Incorporating biodiversity net gain into your succession planning

Biodiversity net gain succession

Biodiversity net gain (BNG) regulations might only have just come into force but, for those landowners that are considering it as a source of income, it stands to impact the next generation. Here’s what you need to know:

What is biodiversity next gain?

Biodiversity Net Gain (BNG) is a requirement for developers to enhance the natural environment and ensure a net increase in biodiversity as part of their development proposals.

This commitment seeks to minimise ecological impact on development projects and emphasises leaving the environment in a better condition than before.

Habitats enhanced off-site by landowners for BNG need to be maintained for 30 years.

How does BNG impact succession planning?

Given the considerable time period over which BNG agreements last, it is likely that the requirements will play into the plans that landowners might have for the future of their holdings. To ensure that the long-term commitment is in the best interests of both yourself and your next generation, make sure you plan ahead:

  • Start the conversation: Think about succession planning well in advance and talk to your intended successors early in the process to discuss your views and goals for the site and how that compares to their views on the future. With BNG agreements;
  • Pick your scheme and payment plan wisely: There are a number of ways in which landowners can financially benefit from BNG enhancements. Payments can be made in a single lump sum or in incremental payments so make sure your conversations with the next generation factor this in. Similarly, landowners can maintain ownership and maintenance of the land providing the BNG enhancements or use a third party to manage the enhancements under a 30 years lease for example;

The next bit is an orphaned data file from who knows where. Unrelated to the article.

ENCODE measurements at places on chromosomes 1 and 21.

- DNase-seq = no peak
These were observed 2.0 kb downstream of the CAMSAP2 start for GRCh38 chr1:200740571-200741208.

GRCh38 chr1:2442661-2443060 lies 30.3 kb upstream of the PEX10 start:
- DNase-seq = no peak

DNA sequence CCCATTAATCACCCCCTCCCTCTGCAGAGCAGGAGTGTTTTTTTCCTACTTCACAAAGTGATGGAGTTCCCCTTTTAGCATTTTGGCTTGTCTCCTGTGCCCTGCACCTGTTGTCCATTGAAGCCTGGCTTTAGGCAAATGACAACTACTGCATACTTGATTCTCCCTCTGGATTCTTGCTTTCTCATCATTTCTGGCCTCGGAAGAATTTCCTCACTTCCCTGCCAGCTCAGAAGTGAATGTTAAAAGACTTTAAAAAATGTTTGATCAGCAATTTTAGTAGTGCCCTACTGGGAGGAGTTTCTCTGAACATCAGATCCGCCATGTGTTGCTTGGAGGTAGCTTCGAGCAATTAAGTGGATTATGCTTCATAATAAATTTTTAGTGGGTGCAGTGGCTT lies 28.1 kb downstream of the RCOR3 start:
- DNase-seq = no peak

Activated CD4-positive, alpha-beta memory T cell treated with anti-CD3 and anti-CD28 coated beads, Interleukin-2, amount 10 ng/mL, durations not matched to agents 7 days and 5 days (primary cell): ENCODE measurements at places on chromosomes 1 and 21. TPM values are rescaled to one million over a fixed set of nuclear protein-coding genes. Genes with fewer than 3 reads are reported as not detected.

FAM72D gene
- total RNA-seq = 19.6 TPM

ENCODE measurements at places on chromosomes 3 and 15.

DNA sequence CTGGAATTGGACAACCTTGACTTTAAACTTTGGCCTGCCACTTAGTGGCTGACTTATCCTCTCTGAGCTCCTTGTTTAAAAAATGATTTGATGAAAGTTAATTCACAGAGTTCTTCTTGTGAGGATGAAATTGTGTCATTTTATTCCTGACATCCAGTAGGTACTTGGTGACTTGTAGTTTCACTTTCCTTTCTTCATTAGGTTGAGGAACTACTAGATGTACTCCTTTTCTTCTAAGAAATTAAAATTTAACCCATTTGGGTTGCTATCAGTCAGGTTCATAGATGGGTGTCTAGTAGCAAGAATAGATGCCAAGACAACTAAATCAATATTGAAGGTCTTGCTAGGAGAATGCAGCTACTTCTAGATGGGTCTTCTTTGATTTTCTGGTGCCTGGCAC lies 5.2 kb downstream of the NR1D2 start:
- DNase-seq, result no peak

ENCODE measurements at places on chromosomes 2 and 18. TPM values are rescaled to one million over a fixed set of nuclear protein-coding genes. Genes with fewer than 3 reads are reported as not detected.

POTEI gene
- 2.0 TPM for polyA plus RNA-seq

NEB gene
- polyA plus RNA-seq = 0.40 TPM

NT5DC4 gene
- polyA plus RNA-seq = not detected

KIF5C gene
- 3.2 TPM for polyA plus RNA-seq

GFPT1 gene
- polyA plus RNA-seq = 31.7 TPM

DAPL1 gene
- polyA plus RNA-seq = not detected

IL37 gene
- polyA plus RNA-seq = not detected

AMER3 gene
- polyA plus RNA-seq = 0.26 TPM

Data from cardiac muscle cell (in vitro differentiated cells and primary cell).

• Ensure wills and other agreements factor in BNG: As a legal agreement, once signed whoever operates the land hosting the habitat is required to maintain it. Succession plans need to consider the potential for changes in the line of succession and having your will dictate how your land is passed down and how it must be used will protect the business;
  • Tax: The law surrounding tax is highly complicated and subject to change. Tax treatment (income tax or capital gains tax) of proceeds from the sale of biodiversity units will need to be considered carefully; and there are still considerable questions over whether land used to deliver BNG enhancements will be subject to inheritance tax. Obtaining tax advice is critical to ensuring successful outcomes for these BNG schemes;
  • Prepare the next generation: By getting your succession plan in place as early as possible, time can be given to equipping successors with knowledge, skills and awareness on all aspects of the family business, assets and commitments, including around BNG to give them the momentum to thrive when they are given control.

Karen Perugini, Partner in the Thrings Private Client team, said: “Succession planning is complicated, with so many moving parts and important decisions needing to be taken but with enough care and attention early on, they can help businesses to thrive even once you step away.

“Long-term commitments, such a biodiversity net gain agreements, need to be factored into this plan and care needs to be taken to ensure not only that jumping into an agreement is the right decision in the moment, but is in the best interest of the business in years to come.”

Biodiversity Net Gain will be the focus of Thrings’ upcoming seminar being held at its Romsey office on Wednesday, 6 March with a range of experts speaking about the legal, environmental, financial and planning impact. To find out more about the event and how to book your place, click here.

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